The owners of Toddbrook Reservoir in Whaley Bridge have moved to reassure residents - following heavy rain yesterday.
More than 1,500 residents of Whaley Bridge had to leave their homes on August 1 for six nights after the reservoir dam threatened to breach after a period of excessive rainfall.
A major round-the-clock response from the emergency services, including Derbyshire Fire and Rescue Service, Derbyshire Constabulary and the Environment Agency, managed to avert disaster and stabilise the dam wall, and residents were allowed back into their homes on August 7.
The Canal and River Trust, which manages the reservoir, said on Friday afternoon that it had received calls from worried residents - as heavy rain fell in the area.
A spokesperson for the Canal and River Trust said: "We want to assure everyone that the reservoir is near-empty after more than a billion litres of water have been pumped out.
"Water levels are many metres below the dam wall and therefore there is no risk to residents.
"In fact there is only a small amount of water left in the centre of the reservoir to keep the local fish stock alive.
"Pipes for 11 high-volume pumps remain on site - these are there to pump out any rainfall that enters into the reservoir to ensure that it remains at near empty. They have the capacity to extract the equivalent of more than 12 bath tubs per second.
"The police, fire and rescue service, Environment Agency and the trust would not have allowed people to return home if there was a risk.
"Work to ascertain the cause of the problem with the dam spillway continues and we will report back fully in due course.
"We are also liaising with our engineers to work out the best time in the next few weeks to host tours for residents to see what’s happening on site."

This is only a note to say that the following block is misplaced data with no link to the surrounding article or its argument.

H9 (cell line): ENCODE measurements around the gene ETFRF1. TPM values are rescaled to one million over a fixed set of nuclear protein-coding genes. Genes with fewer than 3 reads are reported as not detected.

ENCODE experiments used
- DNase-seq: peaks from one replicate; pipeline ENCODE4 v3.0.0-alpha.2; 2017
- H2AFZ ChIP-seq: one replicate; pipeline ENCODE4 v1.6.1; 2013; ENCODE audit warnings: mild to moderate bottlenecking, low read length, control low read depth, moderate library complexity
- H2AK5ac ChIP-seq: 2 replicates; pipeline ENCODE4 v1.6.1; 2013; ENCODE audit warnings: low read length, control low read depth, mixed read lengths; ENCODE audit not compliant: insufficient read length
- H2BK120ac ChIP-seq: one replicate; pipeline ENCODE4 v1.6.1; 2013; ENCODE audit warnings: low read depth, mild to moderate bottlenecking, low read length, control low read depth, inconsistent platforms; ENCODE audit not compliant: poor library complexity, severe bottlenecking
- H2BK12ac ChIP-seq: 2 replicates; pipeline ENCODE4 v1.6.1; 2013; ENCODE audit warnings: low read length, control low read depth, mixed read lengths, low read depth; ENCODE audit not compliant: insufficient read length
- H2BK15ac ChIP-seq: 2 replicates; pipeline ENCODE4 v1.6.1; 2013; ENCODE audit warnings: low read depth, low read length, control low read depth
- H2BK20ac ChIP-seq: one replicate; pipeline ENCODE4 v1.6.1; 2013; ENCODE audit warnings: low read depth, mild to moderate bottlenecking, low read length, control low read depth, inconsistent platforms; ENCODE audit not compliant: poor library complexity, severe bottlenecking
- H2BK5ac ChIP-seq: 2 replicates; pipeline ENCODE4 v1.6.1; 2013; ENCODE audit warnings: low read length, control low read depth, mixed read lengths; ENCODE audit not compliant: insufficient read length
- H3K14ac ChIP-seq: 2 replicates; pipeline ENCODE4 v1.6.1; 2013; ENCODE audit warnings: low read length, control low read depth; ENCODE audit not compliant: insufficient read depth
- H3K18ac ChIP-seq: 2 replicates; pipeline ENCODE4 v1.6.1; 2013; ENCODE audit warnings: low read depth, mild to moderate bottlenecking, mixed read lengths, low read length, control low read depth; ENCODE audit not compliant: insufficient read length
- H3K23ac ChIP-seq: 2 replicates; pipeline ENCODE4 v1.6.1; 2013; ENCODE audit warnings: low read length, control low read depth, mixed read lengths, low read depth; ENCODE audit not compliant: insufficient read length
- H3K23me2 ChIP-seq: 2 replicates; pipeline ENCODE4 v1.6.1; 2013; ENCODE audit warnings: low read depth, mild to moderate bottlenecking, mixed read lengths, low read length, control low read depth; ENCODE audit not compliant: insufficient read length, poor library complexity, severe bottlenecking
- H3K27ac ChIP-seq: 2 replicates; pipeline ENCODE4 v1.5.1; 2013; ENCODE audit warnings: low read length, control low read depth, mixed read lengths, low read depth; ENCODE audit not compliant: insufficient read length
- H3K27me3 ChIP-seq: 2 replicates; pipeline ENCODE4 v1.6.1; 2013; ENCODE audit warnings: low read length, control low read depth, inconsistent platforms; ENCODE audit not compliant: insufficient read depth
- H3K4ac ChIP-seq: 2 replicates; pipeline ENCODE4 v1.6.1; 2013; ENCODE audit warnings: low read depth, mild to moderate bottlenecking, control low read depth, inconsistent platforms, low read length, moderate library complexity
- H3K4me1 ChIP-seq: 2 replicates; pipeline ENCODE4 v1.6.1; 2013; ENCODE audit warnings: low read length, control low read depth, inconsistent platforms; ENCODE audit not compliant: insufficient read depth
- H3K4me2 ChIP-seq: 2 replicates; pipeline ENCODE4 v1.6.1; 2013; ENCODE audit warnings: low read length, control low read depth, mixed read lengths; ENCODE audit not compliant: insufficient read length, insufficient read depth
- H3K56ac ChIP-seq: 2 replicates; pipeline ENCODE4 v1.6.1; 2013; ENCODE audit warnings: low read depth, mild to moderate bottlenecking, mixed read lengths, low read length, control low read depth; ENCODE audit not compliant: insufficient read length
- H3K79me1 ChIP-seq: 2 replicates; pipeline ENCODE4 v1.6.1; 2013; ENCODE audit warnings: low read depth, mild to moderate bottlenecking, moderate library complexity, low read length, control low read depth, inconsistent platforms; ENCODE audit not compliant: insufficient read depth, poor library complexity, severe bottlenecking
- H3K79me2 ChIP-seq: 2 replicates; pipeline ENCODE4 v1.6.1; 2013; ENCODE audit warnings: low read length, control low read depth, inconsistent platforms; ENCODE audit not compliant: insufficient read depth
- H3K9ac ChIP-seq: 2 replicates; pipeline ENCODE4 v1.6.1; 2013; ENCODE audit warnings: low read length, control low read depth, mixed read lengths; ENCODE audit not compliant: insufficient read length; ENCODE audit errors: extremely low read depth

The reassurances come after the Canal and River Trust took over responsibility for the reservoir site around the damaged dam from the emergency services.
Rob Jowitt, who will be managing the repair project for the Canal and River Trust, said: "Moving on from the emergency response, our job is to find out what went wrong and prepare a detailed plan for repairing the damaged dam wall.
"It is a huge job which is likely to take some time.
"As the emergency services leave the site, we want to assure the local community that the reservoir is safe and the dam wall is secure.
"Local people have been amazing during the emergency and we want to keep them to be up to date and part of the project moving forwards.
"As soon as we have a detailed design plan, we will be sharing it with everyone and inviting people on site to special open days to see what is being done."
An initial fish rescue has taken place and a second major phase will take place in mid-October when the weather is cooler and better for the health of the fish.
Coarse fish, such as bream, roach, perch and pike, have been captured in large nets by the trust's fish specialists and then transported to another trust reservoir, Upper Bittell Reservoir, near Birmingham.
Upper Bittell Reservoir, which, like Toddbrook Reservoir, is a Site of Special Scientific Interest, was drained and then refilled after maintenance works two years ago and is in a good position to re-home large numbers of fish.
Paul Breslin, fisheries officer with the Canal and River Trust, said: "We want to save as many fish as we possibly can.
"We have installed aeration pumps to provide the fish with extra oxygen in the water.
"The middle of summer is not an ideal time to move fish as they can get distressed by the heat - but we are working hard to do our very best for the wildlife caught up in this emergency."